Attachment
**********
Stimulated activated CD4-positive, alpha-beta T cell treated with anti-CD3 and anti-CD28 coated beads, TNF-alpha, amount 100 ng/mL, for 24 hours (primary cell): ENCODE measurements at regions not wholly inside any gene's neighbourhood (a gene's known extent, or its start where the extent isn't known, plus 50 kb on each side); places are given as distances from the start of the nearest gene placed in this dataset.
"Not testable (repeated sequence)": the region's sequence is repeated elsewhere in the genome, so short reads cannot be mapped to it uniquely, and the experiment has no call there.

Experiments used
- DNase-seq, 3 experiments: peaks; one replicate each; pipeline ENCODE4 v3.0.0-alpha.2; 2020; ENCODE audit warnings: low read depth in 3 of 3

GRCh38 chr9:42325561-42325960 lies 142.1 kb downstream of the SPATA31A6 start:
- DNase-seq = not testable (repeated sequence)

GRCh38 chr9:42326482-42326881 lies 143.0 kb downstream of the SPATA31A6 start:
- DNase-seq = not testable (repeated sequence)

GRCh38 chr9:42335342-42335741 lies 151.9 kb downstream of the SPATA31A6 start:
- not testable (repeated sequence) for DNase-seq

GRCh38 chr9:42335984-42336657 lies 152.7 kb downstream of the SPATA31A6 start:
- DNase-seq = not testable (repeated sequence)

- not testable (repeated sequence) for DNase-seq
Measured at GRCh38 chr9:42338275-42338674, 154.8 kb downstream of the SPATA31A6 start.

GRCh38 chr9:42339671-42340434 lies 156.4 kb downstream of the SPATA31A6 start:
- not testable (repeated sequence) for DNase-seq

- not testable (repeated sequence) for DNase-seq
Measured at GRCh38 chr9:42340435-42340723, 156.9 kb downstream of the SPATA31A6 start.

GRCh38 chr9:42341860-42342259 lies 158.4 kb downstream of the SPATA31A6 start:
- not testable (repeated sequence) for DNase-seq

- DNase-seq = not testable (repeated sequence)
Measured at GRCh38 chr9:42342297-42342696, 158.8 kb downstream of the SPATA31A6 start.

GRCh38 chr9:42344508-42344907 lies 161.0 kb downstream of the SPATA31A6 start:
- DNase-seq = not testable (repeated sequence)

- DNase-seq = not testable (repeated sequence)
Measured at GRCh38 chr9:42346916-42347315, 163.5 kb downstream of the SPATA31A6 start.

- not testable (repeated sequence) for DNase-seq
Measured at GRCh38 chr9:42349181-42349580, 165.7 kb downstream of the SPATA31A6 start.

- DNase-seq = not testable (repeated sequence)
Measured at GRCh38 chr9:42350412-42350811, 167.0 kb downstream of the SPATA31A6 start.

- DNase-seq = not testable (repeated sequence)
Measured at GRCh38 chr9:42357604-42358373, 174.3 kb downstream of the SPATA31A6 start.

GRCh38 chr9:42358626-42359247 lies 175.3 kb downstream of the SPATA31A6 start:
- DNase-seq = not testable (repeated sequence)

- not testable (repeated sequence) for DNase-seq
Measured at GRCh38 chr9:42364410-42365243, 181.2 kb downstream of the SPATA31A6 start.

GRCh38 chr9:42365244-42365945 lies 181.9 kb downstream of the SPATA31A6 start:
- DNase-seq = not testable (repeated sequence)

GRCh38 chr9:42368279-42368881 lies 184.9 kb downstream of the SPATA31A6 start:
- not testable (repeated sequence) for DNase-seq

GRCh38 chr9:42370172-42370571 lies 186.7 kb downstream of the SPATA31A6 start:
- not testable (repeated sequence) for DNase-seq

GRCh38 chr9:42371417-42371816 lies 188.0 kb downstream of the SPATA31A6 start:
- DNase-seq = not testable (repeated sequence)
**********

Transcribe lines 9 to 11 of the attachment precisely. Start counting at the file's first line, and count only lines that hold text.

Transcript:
GRCh38 chr9:42335342-42335741 lies 151.9 kb downstream of the SPATA31A6 start:
- not testable (repeated sequence) for DNase-seq

GRCh38 chr9:42335984-42336657 lies 152.7 kb downstream of the SPATA31A6 start: